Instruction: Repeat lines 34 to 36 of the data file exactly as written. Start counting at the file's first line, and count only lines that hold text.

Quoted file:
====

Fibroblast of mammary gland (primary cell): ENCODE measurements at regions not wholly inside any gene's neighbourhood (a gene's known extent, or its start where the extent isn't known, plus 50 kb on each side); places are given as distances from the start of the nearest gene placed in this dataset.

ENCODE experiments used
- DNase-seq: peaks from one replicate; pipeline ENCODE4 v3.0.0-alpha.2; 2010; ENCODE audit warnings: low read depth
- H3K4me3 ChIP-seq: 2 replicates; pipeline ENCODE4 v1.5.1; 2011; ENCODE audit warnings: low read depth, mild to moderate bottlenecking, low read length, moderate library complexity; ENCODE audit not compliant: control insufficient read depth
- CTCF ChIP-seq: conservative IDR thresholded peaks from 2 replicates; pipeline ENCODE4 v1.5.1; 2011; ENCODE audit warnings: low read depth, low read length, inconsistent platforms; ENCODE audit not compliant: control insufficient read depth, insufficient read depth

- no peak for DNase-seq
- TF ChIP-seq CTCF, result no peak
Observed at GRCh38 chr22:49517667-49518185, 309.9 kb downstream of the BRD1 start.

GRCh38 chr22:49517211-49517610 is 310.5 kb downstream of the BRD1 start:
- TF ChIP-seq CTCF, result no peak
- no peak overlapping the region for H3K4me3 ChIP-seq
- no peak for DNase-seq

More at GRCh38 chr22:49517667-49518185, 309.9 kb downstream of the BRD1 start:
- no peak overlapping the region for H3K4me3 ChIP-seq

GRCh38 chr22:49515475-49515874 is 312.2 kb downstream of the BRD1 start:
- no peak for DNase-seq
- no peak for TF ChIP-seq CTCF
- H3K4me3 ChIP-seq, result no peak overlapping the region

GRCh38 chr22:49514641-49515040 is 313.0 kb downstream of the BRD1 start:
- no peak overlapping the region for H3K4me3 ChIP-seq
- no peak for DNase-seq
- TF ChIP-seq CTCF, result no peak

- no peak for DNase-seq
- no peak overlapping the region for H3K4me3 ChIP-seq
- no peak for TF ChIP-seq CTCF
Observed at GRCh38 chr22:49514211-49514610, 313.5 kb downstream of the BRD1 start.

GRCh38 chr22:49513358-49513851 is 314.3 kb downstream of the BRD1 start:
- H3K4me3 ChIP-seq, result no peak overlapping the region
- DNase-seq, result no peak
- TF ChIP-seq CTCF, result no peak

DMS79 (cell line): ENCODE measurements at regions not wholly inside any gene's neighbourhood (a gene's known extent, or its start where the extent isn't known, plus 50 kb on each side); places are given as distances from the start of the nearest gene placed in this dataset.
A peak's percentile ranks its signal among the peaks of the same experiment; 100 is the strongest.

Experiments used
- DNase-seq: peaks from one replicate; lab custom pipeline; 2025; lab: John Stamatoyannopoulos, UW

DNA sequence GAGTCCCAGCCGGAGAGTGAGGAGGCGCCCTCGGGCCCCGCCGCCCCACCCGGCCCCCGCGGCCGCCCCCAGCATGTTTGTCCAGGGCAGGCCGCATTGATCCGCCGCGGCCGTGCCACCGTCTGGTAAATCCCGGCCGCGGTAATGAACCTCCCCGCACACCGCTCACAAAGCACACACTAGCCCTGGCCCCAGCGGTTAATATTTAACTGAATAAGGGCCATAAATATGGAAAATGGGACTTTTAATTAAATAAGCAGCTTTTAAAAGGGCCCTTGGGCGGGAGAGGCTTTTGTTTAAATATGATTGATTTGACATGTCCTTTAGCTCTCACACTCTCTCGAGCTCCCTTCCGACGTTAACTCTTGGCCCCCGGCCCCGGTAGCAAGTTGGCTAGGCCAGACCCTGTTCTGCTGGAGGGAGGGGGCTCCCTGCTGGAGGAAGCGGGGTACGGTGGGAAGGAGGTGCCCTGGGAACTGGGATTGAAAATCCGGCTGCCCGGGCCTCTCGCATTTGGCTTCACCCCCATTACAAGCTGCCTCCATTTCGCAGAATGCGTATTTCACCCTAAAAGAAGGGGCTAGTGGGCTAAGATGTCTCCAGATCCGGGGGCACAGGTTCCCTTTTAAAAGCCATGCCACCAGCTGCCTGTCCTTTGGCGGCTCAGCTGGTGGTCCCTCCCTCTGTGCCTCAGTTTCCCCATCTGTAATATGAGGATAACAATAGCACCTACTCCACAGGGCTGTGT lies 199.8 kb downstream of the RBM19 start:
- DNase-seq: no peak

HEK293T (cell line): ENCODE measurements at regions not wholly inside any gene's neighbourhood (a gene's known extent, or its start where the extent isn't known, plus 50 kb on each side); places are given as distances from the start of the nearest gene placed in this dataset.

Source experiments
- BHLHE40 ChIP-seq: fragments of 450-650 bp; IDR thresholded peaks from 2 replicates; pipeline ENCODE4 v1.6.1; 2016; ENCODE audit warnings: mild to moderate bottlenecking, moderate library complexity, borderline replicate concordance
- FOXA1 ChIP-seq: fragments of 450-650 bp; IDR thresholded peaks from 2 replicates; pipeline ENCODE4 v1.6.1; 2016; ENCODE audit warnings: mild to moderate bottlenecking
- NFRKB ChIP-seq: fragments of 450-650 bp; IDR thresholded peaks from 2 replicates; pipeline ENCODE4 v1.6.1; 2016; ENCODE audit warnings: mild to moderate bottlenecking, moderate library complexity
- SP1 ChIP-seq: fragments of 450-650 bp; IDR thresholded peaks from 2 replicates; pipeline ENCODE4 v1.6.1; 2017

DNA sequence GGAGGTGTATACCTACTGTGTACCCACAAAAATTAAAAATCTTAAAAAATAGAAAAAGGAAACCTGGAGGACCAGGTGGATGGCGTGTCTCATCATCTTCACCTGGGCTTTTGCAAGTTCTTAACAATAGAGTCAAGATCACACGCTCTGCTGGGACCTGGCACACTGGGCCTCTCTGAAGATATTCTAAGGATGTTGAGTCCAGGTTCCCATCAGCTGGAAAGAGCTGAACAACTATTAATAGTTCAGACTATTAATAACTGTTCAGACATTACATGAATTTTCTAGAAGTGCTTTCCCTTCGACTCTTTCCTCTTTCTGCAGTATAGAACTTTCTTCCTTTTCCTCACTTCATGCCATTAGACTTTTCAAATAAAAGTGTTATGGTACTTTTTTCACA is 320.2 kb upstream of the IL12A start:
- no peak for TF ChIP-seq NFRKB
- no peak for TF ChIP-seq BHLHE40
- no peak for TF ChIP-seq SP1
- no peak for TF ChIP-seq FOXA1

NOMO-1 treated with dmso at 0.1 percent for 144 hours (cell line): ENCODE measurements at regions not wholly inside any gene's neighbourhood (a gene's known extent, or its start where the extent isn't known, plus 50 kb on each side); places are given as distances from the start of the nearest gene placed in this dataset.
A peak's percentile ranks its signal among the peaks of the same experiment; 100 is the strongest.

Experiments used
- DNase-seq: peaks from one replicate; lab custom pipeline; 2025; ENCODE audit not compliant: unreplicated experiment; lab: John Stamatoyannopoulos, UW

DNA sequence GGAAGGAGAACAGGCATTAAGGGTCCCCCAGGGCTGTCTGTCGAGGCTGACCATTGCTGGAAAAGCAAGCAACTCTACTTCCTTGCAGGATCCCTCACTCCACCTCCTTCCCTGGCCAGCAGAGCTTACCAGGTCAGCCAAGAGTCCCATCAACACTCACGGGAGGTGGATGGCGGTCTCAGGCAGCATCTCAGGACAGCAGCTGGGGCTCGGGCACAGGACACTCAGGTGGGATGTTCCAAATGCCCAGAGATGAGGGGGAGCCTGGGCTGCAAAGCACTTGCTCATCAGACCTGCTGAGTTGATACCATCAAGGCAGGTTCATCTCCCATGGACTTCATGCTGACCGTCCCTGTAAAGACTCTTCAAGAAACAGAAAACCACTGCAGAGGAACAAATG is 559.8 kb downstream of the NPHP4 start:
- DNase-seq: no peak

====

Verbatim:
- DNase-seq: peaks from one replicate; lab custom pipeline; 2025; lab: John Stamatoyannopoulos, UW

DNA sequence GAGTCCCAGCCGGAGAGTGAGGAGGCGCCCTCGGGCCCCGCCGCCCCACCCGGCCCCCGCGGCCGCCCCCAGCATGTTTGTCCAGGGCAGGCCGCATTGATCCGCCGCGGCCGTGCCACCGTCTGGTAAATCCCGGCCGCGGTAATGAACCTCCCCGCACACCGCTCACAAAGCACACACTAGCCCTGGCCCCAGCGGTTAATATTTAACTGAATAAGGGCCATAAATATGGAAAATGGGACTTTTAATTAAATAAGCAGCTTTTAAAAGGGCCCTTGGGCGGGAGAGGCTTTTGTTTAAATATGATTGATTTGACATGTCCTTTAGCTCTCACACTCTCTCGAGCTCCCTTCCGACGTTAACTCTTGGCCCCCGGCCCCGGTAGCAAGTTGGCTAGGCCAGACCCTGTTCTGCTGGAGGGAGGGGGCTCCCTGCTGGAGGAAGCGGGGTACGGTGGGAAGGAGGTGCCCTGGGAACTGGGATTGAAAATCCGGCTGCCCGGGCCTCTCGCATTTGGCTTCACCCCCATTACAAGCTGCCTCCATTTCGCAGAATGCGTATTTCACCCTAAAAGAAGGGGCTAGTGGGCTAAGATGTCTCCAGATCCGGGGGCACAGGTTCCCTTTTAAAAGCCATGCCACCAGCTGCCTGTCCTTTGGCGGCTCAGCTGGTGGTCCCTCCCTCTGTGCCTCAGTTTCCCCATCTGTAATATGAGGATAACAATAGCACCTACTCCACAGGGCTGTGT lies 199.8 kb downstream of the RBM19 start:
- DNase-seq: no peak